Assessing Student Performance and Understanding
In order to determine whether your integrated/contextual learning environment and activities increase what a student knows, can do, and knowledge about the processes to solve real world problems, it is necessary to design and use assessment strategies and tools. This zone will describe a few assessment techniques and you will be given the opportunity to choose one or more of these, or select different assessment techniques, for use with your integrated/contextual lesson.
Integrated/Contextual learning requires a teacher to move beyond traditional forms of assessment. Teachers of integrated/contextual instruction need to use open-ended, complex challenges that enable learners to demonstrate ways in which they construct their own meaning for content and concepts, and solve various real world problems.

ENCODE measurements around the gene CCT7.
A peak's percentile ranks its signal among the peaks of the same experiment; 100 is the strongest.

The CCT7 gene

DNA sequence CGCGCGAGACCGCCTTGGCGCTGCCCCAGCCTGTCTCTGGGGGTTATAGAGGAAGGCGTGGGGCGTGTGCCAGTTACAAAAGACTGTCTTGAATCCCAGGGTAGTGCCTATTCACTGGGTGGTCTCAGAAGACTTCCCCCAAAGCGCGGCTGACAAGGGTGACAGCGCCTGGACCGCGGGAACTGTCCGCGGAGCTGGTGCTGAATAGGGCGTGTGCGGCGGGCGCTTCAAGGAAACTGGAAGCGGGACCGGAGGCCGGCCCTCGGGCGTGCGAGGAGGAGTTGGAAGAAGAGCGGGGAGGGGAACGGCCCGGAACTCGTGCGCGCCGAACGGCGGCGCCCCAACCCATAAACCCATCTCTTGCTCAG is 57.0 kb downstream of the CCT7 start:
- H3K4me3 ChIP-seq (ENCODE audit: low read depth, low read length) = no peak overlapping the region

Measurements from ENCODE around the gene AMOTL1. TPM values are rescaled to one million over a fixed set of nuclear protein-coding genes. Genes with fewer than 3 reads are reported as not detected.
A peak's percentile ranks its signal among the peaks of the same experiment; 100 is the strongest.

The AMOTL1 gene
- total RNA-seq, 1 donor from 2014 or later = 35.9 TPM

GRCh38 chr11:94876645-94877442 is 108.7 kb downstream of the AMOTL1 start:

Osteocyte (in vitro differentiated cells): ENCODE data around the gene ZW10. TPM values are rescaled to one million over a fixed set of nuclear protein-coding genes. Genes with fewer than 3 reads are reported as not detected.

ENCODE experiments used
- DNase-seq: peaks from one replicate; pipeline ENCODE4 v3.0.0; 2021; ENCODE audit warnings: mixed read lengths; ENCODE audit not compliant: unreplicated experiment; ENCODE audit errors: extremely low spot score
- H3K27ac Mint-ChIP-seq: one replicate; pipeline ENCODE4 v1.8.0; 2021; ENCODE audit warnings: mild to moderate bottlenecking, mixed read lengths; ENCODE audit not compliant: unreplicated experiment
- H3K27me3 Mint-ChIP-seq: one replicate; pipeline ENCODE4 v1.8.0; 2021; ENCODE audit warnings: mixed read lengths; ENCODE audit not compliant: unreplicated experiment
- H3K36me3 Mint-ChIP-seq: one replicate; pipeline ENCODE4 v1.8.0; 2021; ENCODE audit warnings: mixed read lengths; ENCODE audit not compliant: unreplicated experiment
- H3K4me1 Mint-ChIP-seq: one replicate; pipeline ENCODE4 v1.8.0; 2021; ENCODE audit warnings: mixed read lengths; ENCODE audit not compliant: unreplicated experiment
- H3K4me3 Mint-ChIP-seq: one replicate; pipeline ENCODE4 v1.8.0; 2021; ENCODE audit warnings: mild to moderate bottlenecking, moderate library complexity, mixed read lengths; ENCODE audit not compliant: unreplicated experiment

There is no right or wrong assessment strategy, there are only various ways of attempting to determine what a student knows and is able to do. Measurement tools or strategies are only as good as their relationship to the goals and expected outcomes which have been established for a lesson. Goals and outcomes should have been written in such a way as to encourage a broad range of assessment strategies which will measure a student's performance and knowledge of processes on a learning activity or project. These may include authentic assessment, performance assessment, systematic observations, portfolios and journals. Teachers should select an assessment strategy, or strategies, which are "most" relevant to their students' learning.
Let's examine each of these techniques: